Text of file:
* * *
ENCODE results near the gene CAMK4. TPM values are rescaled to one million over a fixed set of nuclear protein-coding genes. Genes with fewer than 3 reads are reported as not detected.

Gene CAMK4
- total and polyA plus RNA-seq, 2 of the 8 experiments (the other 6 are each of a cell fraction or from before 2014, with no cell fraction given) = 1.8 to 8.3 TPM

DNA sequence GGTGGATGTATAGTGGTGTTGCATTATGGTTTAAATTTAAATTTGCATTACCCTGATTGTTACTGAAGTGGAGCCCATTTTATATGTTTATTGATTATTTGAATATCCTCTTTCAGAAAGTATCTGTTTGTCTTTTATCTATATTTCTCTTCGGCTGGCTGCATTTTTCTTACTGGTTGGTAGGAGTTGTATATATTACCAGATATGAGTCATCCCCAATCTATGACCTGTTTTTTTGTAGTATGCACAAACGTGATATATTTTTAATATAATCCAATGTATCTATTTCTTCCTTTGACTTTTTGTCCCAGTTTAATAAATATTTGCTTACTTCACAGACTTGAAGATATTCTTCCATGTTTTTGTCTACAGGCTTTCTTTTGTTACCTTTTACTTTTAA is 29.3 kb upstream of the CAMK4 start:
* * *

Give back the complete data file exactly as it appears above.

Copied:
ENCODE results near the gene CAMK4. TPM values are rescaled to one million over a fixed set of nuclear protein-coding genes. Genes with fewer than 3 reads are reported as not detected.

Gene CAMK4
- total and polyA plus RNA-seq, 2 of the 8 experiments (the other 6 are each of a cell fraction or from before 2014, with no cell fraction given) = 1.8 to 8.3 TPM

DNA sequence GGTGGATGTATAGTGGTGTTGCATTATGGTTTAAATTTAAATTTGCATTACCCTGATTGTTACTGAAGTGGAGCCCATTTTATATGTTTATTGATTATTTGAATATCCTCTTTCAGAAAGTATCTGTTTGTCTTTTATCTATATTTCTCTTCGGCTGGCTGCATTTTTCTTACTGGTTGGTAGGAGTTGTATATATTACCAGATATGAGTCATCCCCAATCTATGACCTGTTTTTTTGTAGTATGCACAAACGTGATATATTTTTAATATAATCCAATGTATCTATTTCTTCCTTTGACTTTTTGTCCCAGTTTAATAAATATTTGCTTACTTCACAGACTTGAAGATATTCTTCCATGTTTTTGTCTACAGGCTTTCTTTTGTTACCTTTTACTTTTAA is 29.3 kb upstream of the CAMK4 start: